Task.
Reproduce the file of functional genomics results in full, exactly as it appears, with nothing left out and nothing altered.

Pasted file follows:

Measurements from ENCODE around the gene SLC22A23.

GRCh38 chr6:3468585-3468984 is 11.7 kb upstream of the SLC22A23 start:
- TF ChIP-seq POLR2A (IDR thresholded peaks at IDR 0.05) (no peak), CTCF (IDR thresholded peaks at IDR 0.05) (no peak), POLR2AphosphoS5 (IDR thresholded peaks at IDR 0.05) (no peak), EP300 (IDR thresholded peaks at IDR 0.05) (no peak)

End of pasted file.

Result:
Measurements from ENCODE around the gene SLC22A23.

GRCh38 chr6:3468585-3468984 is 11.7 kb upstream of the SLC22A23 start:
- TF ChIP-seq POLR2A (IDR thresholded peaks at IDR 0.05) (no peak), CTCF (IDR thresholded peaks at IDR 0.05) (no peak), POLR2AphosphoS5 (IDR thresholded peaks at IDR 0.05) (no peak), EP300 (IDR thresholded peaks at IDR 0.05) (no peak)